2. Flash doesn’t work on mobile devices – I can understand that you don’t want to have a special “mobile” website, but remember that in this day and age a lot of surfing is done from mobile devices.  Especially if your site is for a place that people might want to go to like a restaurant or a store, make sure there is a way to have your address and phone number accessible.

3. Google and other search engines only look at text – if you have a Flash only site, it’s not going to do well in search engines and you’ll end up spending a fortune to some SEO person to tell you this.

Thank you.

Among other things, I subscribe to a mailing list for the people who live in my city.  Every day I see e-mails on that list asking people to take things to one location or another.  As I see all these mails I can’t help but think to myself – are these people idiots?

If you hadn’t caught on by now, I live in Israel.  In order to check in for a flight you have to go through a security process which includes being asked, by people who are very well trained to detect lies, “Has anyone given you something to take on the plane with you?”  Anyone asking a random stranger – and let’s face it the people on the list are doing just that – to take an item to a foreign country must be out of his/her mind!  Anyone offering to take something for a stranger is clearly not thinking straight.  So I keep asking myself, every time I see one of these e-mails, how stupid can you be?

So I finally got to use Hulu while I was in the US for business. I loved it. It made me think about all of the great things that are available – just not in Israel. Here is a (incomplete) list of some of the great things that you can’t use on the internet if you’re not in the US:

  • Hulu
  • Pandora
  • NetFlix
  • Rhapsody
  • You can’t even buy music on the iTunes store or Amazon if you’re not in one of the “select” countries that has the streaming rights. I don’t understand what the problem is. It’s in the content creator’s interest – more people having PAID access to the content means more money for them. It’s in the provider’s interest – they take a cut off the top. It’s obviously in the consumer’s interest because they get easier and faster access to the content that they want.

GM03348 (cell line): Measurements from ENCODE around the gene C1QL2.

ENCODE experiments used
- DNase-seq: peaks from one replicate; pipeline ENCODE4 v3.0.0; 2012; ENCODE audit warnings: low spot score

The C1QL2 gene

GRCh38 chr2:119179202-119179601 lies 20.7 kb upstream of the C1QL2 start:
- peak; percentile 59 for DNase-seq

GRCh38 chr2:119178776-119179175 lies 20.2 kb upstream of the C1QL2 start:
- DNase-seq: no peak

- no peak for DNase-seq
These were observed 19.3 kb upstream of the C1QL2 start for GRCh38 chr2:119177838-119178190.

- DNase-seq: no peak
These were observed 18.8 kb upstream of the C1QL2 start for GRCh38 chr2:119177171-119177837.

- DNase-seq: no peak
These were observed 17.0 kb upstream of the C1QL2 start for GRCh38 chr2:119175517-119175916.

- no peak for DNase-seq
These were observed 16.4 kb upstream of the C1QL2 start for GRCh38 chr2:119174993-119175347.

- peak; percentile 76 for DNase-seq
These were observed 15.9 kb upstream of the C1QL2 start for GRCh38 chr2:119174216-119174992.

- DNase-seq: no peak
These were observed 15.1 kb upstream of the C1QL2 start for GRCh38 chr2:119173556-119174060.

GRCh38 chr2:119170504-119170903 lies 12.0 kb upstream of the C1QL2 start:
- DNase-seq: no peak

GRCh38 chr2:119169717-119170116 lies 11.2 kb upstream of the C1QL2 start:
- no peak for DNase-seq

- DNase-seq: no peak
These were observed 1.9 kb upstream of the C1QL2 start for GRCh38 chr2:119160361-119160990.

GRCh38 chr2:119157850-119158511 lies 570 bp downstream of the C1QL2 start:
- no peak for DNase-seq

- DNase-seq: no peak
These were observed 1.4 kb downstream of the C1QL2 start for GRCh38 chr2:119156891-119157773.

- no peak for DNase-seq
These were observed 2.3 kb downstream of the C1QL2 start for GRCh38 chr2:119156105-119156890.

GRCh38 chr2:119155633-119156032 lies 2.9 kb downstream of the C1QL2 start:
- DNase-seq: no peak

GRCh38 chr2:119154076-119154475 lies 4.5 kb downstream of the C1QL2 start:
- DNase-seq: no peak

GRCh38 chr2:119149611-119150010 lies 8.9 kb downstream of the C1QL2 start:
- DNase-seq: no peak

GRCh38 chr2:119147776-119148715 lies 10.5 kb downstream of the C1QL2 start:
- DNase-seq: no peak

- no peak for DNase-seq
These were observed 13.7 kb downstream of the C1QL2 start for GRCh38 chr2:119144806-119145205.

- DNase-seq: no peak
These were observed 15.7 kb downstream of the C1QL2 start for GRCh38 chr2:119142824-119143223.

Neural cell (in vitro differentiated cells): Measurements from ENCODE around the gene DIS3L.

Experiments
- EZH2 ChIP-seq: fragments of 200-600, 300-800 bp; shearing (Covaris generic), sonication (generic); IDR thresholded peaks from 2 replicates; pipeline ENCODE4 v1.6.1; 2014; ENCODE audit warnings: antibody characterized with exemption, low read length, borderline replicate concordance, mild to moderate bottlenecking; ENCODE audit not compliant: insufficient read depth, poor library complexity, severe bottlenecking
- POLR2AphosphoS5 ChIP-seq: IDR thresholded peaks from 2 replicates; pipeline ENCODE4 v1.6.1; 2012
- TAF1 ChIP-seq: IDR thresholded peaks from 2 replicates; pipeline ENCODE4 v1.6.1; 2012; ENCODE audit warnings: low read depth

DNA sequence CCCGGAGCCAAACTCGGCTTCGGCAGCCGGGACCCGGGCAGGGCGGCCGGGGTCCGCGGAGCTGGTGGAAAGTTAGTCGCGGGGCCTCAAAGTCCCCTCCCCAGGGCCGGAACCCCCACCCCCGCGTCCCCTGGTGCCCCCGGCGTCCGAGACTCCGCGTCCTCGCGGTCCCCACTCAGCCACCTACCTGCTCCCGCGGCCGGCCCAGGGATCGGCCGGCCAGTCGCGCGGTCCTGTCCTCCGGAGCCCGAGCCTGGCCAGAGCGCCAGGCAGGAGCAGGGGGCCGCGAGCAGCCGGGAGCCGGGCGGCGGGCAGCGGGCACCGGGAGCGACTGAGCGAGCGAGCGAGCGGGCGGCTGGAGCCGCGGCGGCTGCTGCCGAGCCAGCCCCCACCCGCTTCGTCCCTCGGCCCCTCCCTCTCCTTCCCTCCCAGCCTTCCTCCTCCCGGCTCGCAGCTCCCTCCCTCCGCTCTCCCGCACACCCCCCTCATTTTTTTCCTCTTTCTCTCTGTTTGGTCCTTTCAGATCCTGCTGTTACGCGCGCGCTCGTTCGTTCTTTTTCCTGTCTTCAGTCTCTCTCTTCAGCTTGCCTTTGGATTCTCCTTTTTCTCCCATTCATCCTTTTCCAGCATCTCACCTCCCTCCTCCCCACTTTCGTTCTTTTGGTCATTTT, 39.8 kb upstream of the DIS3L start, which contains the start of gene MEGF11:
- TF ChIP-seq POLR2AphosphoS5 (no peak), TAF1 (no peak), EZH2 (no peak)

If anyone can explain to me why the various parties don’t all work something out I would be very happy to hear about it. In the mean time, maybe I’ll use eMule to download that TV show I’ve been wanting to watch but still hasn’t gotten to Israel.

    Don’t get me wrong. I’ve lived in Israel for almost 15 years now and I’m somewhat used to it. I’ve gotten the “they’re not rude…you’re too polite” down pat. I know how to deal with obnoxious cab drivers. I know how to deal with people smoking at the table next to me in the restaurant (although this doesn’t happen much anymore thankfully). I know how to deal with the day-to-day things you run into when living in a country of people wo can be, shall we say, less tolerant or more brusque in their attitudes. I know many Israelis and have many friends who were born and raised here. My wife was born and raised here so I get it. With all that said and done, I’m going to have myself a little rant on the issue of customer service in Israel.

    First – the company where I work has a deal with 10bis. For those of you who don’t know they are a restaurant site which gives a card that you can swipe at many restaurants or you can order from the web site for delivery. Personally, I don’t like going out too much, especially given that there are almost no restaurants near where I work and the selection is very limited. This being said, we very often order food in. Most of the places that we order from have a minimum order – legitimate, they don’t need to lose money on the deliveries. Many of them say you can order by 10:30 or 11 AM for a lunchtime delivery – annoying but also legitimate and they tend to be flexible. We ordered today from a restaurant at 11:00 AM specifically asking that the food be brought at 13:00 knowing that that usually means between 12:30 and 13:30. Having placed the order, I went into a conference call at 11:30. At 11:40 the food arrived. While I wish I could say hat this was a one time issue, yesterday we ordered bagel sandwiches with the same 13:00 request. The food got here at noon. All I’m saying here is when there is no human taking the order you have to look at and, within the realm of possibility, honor customer requests and comments.

    My wife and I ordered the top half of a bunk bed for our kids (we only bought the bottom bunk originally because our daughter was still in the womb at the time.) We placed the order in late October. We were told we were going to get it within 90 days (or by this past Sunday). About 6 weeks ago I get a call from the company asking us if we want the ladder on the short side of the bed, to which I responded “No.” About a week or two after that we got a letter saying that delivery of the bed would be delayed and we should expect it in mid-February. Today I get a call saying they’re coming tomorrow. The problem is I can’t tomorrow (well now I can but that’s another story) and so they tell me – the end of next week. It took me 15 minutes of arguing with them on the phone before they agreed to come on Sunday to put the bed together. I find it hard to believe the service of a company that’s already late not being able to go out of their way a little bit and help the customer out after they’ve made him/her wait for this long.

    As I said, I love Israel. I love Israelis. I just hate the lack of customer service awareness we’re shown each and every day by the companies that we have to do business with.